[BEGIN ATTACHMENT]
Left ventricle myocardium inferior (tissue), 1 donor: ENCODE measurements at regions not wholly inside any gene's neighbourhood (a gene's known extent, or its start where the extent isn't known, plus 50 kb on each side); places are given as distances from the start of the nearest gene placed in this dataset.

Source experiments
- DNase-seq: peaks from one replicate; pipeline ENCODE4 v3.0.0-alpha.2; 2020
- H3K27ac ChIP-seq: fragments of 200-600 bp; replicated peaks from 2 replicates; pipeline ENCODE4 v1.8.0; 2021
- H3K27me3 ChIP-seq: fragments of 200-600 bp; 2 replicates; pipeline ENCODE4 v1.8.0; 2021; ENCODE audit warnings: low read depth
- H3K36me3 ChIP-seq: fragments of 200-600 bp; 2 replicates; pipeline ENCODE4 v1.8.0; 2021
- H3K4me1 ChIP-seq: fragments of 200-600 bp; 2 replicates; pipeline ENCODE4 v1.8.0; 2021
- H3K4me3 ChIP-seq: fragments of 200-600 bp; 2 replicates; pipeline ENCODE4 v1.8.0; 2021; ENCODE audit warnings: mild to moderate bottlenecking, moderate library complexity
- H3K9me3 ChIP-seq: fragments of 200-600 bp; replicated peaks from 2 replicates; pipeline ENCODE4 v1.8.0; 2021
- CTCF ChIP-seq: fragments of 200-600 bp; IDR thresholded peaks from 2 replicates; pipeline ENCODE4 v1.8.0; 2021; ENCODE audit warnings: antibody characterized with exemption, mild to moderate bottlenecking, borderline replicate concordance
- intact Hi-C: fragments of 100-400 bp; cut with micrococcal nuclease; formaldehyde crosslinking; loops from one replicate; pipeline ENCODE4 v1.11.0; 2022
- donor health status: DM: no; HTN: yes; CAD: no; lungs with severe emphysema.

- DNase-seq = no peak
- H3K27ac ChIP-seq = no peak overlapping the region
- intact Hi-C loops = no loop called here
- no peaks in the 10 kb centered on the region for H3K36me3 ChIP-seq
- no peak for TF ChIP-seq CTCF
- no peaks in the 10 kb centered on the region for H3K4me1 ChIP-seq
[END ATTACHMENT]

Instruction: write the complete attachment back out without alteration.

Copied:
Left ventricle myocardium inferior (tissue), 1 donor: ENCODE measurements at regions not wholly inside any gene's neighbourhood (a gene's known extent, or its start where the extent isn't known, plus 50 kb on each side); places are given as distances from the start of the nearest gene placed in this dataset.

Source experiments
- DNase-seq: peaks from one replicate; pipeline ENCODE4 v3.0.0-alpha.2; 2020
- H3K27ac ChIP-seq: fragments of 200-600 bp; replicated peaks from 2 replicates; pipeline ENCODE4 v1.8.0; 2021
- H3K27me3 ChIP-seq: fragments of 200-600 bp; 2 replicates; pipeline ENCODE4 v1.8.0; 2021; ENCODE audit warnings: low read depth
- H3K36me3 ChIP-seq: fragments of 200-600 bp; 2 replicates; pipeline ENCODE4 v1.8.0; 2021
- H3K4me1 ChIP-seq: fragments of 200-600 bp; 2 replicates; pipeline ENCODE4 v1.8.0; 2021
- H3K4me3 ChIP-seq: fragments of 200-600 bp; 2 replicates; pipeline ENCODE4 v1.8.0; 2021; ENCODE audit warnings: mild to moderate bottlenecking, moderate library complexity
- H3K9me3 ChIP-seq: fragments of 200-600 bp; replicated peaks from 2 replicates; pipeline ENCODE4 v1.8.0; 2021
- CTCF ChIP-seq: fragments of 200-600 bp; IDR thresholded peaks from 2 replicates; pipeline ENCODE4 v1.8.0; 2021; ENCODE audit warnings: antibody characterized with exemption, mild to moderate bottlenecking, borderline replicate concordance
- intact Hi-C: fragments of 100-400 bp; cut with micrococcal nuclease; formaldehyde crosslinking; loops from one replicate; pipeline ENCODE4 v1.11.0; 2022
- donor health status: DM: no; HTN: yes; CAD: no; lungs with severe emphysema.

- DNase-seq = no peak
- H3K27ac ChIP-seq = no peak overlapping the region
- intact Hi-C loops = no loop called here
- no peaks in the 10 kb centered on the region for H3K36me3 ChIP-seq
- no peak for TF ChIP-seq CTCF
- no peaks in the 10 kb centered on the region for H3K4me1 ChIP-seq